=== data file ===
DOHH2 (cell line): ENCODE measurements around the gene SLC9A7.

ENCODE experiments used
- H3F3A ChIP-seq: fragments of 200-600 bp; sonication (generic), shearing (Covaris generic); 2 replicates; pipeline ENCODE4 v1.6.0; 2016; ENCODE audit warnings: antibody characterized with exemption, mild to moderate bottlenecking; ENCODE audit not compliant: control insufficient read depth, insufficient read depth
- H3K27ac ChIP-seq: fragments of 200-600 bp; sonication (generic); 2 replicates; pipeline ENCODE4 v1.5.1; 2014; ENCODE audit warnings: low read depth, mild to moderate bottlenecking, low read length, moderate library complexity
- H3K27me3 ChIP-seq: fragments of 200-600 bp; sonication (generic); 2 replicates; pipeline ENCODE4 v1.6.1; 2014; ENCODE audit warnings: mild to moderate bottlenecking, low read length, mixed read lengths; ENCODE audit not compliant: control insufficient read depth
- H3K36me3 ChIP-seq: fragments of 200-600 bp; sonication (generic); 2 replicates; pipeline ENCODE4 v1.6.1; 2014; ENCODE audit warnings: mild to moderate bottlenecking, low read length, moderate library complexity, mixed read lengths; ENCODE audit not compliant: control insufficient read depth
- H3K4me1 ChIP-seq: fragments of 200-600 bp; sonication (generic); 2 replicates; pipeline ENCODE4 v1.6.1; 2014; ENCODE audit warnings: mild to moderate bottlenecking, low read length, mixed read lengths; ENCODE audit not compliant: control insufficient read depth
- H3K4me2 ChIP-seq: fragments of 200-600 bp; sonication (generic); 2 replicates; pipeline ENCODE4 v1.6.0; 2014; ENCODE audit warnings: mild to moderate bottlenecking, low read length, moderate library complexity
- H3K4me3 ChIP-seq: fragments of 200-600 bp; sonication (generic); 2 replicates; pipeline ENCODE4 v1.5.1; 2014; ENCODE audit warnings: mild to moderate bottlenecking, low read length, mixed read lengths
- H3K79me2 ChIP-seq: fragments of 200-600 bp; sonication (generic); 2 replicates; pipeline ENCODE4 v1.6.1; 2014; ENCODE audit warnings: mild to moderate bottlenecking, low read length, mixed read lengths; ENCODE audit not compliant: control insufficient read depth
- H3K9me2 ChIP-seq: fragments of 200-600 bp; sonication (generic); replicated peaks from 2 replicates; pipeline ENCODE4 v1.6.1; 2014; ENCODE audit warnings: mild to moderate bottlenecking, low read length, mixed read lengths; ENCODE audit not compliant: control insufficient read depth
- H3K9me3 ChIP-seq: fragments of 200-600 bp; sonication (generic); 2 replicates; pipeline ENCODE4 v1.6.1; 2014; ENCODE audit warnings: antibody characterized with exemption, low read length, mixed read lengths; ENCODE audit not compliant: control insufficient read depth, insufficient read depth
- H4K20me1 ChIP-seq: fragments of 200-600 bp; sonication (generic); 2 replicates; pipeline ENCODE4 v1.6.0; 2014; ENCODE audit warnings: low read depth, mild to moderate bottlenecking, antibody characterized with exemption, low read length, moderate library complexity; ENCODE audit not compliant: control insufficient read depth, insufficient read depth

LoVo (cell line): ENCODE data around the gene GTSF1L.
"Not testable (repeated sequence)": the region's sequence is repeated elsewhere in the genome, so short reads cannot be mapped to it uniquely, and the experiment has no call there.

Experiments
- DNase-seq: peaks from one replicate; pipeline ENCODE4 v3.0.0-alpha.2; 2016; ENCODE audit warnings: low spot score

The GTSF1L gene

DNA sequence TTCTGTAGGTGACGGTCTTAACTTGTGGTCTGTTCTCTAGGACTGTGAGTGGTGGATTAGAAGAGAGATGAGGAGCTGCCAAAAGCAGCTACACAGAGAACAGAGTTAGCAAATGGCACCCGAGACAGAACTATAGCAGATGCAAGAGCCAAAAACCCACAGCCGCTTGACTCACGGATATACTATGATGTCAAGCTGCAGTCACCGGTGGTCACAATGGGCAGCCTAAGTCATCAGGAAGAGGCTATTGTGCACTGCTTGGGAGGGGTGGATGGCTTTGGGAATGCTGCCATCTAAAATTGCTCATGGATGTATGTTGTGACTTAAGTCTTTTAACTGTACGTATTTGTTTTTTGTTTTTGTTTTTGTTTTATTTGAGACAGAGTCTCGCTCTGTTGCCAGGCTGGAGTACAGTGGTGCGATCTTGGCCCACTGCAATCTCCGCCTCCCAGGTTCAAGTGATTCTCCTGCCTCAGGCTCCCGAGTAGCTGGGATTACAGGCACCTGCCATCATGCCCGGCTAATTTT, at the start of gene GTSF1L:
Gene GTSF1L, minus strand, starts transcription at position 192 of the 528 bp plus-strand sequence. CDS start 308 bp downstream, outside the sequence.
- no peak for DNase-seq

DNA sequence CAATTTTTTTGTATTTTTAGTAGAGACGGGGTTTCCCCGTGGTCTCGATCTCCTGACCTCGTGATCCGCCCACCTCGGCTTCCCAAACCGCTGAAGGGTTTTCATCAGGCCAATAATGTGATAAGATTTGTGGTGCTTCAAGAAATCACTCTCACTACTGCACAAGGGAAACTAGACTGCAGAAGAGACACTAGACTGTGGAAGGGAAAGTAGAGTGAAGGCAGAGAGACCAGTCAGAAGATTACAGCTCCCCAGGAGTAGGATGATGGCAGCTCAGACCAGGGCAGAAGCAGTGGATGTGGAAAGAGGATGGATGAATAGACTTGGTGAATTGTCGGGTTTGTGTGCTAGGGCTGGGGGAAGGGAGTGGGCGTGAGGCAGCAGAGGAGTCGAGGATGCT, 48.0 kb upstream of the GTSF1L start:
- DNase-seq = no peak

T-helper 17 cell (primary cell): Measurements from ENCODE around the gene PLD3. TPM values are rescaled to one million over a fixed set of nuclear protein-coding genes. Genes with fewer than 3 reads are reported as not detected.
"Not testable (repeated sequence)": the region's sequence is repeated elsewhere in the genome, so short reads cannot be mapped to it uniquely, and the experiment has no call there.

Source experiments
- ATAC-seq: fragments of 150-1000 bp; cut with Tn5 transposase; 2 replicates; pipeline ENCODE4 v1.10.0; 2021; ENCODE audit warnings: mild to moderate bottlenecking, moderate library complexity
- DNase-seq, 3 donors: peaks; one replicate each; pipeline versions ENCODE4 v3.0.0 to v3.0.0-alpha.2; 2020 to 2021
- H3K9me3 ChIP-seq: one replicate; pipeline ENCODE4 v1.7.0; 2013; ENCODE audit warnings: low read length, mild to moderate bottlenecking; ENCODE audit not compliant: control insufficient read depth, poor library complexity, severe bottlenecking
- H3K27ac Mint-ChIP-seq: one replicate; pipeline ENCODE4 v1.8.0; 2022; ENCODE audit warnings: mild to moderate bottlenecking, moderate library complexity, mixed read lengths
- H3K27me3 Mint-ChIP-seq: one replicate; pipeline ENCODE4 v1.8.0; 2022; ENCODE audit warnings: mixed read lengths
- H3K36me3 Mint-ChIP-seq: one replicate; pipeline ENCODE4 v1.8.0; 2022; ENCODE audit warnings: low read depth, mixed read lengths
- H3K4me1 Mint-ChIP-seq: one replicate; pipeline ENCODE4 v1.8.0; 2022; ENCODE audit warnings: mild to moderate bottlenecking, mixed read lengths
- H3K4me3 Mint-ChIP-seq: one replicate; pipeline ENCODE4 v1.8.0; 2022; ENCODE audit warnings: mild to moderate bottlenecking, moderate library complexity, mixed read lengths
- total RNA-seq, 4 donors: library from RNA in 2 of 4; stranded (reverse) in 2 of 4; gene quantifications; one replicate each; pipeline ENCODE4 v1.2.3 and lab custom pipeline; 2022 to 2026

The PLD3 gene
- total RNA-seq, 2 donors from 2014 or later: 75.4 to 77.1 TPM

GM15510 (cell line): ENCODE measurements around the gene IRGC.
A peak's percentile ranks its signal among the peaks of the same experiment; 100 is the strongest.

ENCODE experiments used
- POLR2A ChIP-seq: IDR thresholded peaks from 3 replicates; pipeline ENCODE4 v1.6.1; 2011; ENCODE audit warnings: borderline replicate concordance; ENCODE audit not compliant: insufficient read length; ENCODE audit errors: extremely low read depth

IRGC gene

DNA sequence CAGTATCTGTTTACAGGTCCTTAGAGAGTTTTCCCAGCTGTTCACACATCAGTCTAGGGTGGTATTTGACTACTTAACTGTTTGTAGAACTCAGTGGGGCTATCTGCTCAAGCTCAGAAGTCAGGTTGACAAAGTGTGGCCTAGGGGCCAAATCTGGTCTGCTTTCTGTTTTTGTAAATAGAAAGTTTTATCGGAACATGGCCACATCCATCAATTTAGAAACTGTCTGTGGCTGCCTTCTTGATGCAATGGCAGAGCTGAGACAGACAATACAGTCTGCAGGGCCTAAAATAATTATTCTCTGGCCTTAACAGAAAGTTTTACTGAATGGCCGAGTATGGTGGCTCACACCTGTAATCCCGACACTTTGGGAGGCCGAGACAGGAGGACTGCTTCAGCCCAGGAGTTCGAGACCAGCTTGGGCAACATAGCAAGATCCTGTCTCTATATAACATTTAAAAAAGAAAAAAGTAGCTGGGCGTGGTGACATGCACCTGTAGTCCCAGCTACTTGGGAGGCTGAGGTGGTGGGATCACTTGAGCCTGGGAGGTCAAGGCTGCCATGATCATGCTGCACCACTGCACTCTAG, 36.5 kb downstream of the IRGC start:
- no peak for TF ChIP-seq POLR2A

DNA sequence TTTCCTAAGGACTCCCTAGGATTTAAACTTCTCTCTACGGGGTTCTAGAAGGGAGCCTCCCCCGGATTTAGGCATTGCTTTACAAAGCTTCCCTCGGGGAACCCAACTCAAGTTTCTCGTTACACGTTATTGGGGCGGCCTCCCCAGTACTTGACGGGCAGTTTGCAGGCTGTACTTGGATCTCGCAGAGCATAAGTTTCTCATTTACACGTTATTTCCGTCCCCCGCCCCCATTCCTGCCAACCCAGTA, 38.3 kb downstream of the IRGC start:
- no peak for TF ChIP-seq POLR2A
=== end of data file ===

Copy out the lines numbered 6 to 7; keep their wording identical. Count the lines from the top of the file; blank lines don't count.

- H3K36me3 ChIP-seq: fragments of 200-600 bp; sonication (generic); 2 replicates; pipeline ENCODE4 v1.6.1; 2014; ENCODE audit warnings: mild to moderate bottlenecking, low read length, moderate library complexity, mixed read lengths; ENCODE audit not compliant: control insufficient read depth
- H3K4me1 ChIP-seq: fragments of 200-600 bp; sonication (generic); 2 replicates; pipeline ENCODE4 v1.6.1; 2014; ENCODE audit warnings: mild to moderate bottlenecking, low read length, mixed read lengths; ENCODE audit not compliant: control insufficient read depth